Riboswitches are structured RNA domains commonly located in the 52 untranslated regions (UTRs) of messenger RNAs where they selectively bind target metabolites and regulate gene expression. We have discovered a fluoride-responsive riboswitch class which offers an unprecedented opportunity to establish the molecular basis for fluoride toxicity and its alleviation in organisms distributed among two of the three domains of life. Of particular interest is the study of fluoride riboswitches from bacterial species because of the likely implications for understanding the health effects of fluoride additives in water and dental hygiene products. We seek to provide a strong biochemical and genetic foundation for understanding how fluoride ions are sensed by many species and what genetic consequences occur when cells detect dangerous levels of this anion. Moreover, our experiments are designed to produce data that empowers other researchers who wish to conduct studies that elucidate the molecular basis of fluoride toxicity, anti-caries efficacy, and bacterial responses to fluoride exposure. We will conduct bioinformatics searches to discover additional fluoride- sensing RNAs, examine the biochemical and genetic functions of known and new-found fluoride riboswitches, and examine the function of gene products whose expression is regulated by fluoride. This knowledge will help assess the long-standing hypothesis that the antibacterial activity of fluoride contributes to the prevention of dental caries.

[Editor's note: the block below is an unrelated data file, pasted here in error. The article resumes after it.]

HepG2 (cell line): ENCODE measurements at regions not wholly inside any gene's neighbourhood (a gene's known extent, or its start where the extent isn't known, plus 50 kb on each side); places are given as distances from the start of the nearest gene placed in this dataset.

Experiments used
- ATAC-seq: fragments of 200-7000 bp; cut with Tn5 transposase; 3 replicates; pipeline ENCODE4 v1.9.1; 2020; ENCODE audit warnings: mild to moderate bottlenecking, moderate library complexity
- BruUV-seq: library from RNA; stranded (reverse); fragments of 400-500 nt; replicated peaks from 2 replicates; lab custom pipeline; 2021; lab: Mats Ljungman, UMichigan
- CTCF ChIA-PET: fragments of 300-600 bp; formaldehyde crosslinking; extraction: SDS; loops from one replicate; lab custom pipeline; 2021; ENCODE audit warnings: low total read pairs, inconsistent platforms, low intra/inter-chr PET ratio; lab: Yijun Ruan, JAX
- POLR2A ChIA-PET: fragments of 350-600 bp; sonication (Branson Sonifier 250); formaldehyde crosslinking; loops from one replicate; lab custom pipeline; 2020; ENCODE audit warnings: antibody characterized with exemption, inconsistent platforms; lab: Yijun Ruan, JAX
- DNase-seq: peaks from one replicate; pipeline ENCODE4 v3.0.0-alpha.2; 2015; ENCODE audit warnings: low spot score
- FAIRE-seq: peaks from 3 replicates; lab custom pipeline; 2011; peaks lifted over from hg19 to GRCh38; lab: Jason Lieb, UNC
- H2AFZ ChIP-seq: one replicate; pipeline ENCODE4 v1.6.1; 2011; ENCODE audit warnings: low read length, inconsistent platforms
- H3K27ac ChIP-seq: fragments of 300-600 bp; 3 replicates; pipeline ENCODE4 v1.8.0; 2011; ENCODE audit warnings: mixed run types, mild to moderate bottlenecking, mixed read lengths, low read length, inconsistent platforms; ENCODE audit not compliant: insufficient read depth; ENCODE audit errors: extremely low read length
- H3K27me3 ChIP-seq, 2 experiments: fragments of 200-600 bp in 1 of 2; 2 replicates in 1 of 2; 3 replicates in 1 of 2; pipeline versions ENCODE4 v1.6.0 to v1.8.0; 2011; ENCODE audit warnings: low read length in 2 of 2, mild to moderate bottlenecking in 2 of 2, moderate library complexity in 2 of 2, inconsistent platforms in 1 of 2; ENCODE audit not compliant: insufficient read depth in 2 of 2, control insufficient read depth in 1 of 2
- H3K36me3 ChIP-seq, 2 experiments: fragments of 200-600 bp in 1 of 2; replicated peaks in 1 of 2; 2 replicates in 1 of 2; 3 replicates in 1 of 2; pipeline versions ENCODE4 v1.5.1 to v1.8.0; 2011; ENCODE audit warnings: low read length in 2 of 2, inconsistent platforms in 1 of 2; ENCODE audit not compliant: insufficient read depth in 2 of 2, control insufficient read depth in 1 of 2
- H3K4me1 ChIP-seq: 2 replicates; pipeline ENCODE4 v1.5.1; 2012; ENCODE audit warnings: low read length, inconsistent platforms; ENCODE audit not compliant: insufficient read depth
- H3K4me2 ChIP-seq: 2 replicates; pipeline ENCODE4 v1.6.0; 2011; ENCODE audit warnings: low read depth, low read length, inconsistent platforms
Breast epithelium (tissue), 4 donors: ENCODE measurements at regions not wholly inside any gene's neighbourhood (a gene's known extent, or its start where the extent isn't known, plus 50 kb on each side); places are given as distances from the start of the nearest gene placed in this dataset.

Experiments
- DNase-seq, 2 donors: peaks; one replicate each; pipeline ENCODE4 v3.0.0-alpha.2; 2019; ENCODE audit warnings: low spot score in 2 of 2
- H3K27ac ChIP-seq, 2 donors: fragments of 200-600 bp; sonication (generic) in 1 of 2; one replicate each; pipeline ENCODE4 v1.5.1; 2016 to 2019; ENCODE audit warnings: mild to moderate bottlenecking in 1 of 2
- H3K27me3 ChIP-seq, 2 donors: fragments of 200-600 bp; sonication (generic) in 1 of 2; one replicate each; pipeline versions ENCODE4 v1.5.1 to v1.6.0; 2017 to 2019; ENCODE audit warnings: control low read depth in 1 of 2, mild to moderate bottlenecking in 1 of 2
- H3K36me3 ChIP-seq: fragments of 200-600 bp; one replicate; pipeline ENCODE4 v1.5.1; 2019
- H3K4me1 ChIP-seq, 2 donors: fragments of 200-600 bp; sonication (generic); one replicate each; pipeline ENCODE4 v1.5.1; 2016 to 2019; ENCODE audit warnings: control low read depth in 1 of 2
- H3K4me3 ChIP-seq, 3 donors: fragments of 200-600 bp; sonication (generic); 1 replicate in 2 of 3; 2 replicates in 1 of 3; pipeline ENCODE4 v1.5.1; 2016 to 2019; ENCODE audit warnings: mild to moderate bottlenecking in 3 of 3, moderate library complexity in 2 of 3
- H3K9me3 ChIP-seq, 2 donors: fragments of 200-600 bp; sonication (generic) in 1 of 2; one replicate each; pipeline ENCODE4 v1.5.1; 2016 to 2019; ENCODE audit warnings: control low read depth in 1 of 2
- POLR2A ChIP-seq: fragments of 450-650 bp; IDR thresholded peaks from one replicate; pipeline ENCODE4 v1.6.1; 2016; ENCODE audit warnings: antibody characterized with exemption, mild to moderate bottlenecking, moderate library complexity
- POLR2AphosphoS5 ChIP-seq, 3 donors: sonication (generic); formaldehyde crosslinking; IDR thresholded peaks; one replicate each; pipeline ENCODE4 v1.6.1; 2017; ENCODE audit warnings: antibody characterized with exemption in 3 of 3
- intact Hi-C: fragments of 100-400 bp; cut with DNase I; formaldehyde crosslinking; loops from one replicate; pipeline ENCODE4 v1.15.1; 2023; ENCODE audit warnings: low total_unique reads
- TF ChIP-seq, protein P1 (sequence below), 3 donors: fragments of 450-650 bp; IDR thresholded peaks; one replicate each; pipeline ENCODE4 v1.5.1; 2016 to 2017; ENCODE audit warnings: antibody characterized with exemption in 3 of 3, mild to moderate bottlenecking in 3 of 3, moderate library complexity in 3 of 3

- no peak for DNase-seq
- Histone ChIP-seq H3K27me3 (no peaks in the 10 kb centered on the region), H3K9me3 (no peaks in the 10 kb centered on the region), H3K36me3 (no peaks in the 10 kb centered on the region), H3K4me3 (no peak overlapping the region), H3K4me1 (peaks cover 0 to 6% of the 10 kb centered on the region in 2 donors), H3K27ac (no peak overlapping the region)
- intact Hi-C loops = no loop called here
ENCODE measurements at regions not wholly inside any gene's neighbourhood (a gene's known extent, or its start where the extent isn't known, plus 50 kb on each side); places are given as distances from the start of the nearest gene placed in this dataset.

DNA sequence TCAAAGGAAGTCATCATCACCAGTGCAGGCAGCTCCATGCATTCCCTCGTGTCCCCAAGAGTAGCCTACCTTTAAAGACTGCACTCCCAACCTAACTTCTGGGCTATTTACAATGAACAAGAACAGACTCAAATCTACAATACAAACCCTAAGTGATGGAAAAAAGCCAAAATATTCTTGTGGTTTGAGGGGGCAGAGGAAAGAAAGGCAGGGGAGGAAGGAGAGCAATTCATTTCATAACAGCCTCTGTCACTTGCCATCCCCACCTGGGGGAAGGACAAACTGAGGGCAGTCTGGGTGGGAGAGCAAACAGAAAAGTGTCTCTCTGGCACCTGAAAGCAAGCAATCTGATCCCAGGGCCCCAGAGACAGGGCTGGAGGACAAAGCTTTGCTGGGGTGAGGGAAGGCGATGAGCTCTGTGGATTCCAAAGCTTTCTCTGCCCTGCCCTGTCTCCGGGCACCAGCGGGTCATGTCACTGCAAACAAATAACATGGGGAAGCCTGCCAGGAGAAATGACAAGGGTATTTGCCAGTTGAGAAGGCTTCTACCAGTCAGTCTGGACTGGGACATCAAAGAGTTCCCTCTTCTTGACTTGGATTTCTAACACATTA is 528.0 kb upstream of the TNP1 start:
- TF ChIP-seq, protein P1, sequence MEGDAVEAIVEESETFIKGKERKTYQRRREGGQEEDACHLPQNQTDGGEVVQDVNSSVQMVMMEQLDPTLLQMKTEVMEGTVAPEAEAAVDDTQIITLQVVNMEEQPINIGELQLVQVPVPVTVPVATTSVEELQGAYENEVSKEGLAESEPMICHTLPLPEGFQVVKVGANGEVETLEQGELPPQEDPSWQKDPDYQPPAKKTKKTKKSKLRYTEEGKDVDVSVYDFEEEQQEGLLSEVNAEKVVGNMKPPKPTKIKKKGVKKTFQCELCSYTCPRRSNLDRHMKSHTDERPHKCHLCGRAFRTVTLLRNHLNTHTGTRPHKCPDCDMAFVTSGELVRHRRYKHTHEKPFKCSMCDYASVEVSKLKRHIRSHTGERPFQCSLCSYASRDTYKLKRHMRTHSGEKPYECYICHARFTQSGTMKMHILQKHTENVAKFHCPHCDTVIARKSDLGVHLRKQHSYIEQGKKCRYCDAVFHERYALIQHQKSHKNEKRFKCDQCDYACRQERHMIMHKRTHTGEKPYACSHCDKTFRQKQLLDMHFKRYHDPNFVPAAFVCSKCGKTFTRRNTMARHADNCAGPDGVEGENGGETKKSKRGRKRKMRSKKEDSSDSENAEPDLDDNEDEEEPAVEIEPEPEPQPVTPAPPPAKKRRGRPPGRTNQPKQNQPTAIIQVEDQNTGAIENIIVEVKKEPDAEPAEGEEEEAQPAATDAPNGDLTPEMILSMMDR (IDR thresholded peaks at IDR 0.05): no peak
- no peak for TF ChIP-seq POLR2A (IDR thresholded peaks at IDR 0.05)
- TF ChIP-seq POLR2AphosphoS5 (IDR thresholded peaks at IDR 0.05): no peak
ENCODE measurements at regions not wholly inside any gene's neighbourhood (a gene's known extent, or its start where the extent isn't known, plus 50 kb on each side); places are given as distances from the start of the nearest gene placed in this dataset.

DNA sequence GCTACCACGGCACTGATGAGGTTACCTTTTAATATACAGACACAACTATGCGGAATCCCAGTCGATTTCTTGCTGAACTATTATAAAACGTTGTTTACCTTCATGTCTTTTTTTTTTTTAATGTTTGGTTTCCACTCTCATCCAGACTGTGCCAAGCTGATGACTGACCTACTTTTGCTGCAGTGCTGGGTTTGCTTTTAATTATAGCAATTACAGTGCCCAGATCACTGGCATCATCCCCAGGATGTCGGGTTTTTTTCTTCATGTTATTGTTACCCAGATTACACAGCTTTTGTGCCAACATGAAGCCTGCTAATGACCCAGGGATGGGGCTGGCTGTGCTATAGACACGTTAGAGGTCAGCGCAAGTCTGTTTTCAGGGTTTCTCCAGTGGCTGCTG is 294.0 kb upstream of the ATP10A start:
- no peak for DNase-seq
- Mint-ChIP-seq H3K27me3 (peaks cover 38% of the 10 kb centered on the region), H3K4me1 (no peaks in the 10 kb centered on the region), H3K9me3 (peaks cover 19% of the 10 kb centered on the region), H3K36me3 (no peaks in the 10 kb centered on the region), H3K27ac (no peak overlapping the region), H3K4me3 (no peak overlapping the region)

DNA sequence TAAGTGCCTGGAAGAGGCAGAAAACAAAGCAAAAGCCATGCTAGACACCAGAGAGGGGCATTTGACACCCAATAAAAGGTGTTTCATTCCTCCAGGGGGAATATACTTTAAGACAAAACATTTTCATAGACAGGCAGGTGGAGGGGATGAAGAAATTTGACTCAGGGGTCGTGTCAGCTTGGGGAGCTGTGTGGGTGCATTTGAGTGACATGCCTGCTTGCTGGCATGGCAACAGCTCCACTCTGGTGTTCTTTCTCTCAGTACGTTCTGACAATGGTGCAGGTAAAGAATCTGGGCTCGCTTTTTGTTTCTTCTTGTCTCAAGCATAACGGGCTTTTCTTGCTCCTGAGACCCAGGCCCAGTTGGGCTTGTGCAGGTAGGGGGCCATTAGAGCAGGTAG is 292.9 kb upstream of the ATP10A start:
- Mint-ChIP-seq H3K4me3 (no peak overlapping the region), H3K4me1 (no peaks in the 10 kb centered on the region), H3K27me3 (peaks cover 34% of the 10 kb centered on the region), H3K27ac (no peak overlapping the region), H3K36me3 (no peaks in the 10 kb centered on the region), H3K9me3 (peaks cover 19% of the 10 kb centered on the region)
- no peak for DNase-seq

Fluoride is widely used as an additive to drinking water and oral hygiene products due to its efficacy in preventing tooth decay. Among the proposed mechanisms of fluoride action is its antibacterial activity at high concentrations in dental plaque We have discovered a novel fluoride sensing system in microorganisms that provides extraordinary opportunities to understand and exploit fluoride toxicity in bacteria.
|Nelson, James W; Zhou, Zhiyuan; Breaker, Ronald R (2014) Gramicidin D enhances the antibacterial activity of fluoride. Bioorg Med Chem Lett 24:2969-71|
|Nelson, James W; Sudarsan, Narasimhan; Furukawa, Kazuhiro et al. (2013) Riboswitches in eubacteria sense the second messenger c-di-AMP. Nat Chem Biol 9:834-9|